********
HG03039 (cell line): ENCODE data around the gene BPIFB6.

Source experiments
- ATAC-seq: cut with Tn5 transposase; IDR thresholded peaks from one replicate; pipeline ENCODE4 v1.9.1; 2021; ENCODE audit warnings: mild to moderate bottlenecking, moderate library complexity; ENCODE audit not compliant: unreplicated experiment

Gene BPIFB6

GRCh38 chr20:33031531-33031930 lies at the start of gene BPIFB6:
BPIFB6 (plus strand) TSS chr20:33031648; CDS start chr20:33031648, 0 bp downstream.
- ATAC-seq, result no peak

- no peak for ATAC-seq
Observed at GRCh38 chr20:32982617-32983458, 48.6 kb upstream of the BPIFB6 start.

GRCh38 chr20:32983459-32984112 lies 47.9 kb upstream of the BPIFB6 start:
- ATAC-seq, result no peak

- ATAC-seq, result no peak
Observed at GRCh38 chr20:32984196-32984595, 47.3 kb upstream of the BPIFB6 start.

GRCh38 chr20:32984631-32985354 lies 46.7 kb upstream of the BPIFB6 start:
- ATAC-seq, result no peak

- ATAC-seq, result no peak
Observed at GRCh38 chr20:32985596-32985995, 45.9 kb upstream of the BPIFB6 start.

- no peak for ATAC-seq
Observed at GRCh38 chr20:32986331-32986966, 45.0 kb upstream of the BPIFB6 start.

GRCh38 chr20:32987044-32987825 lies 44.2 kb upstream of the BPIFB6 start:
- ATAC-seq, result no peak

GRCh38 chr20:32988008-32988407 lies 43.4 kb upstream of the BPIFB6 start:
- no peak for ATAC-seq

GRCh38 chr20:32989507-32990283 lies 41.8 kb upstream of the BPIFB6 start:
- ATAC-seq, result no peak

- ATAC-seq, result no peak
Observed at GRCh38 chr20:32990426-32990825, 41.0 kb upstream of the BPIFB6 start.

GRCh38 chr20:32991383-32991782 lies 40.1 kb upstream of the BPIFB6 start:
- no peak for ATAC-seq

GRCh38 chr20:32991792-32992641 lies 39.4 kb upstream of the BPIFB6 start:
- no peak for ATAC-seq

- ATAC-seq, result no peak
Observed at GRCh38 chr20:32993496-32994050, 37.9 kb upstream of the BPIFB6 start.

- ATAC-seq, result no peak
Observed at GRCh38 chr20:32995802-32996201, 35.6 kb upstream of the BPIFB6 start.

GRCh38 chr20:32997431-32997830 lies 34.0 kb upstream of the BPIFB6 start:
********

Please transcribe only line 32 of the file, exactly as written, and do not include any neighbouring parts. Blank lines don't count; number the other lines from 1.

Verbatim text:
- ATAC-seq, result no peak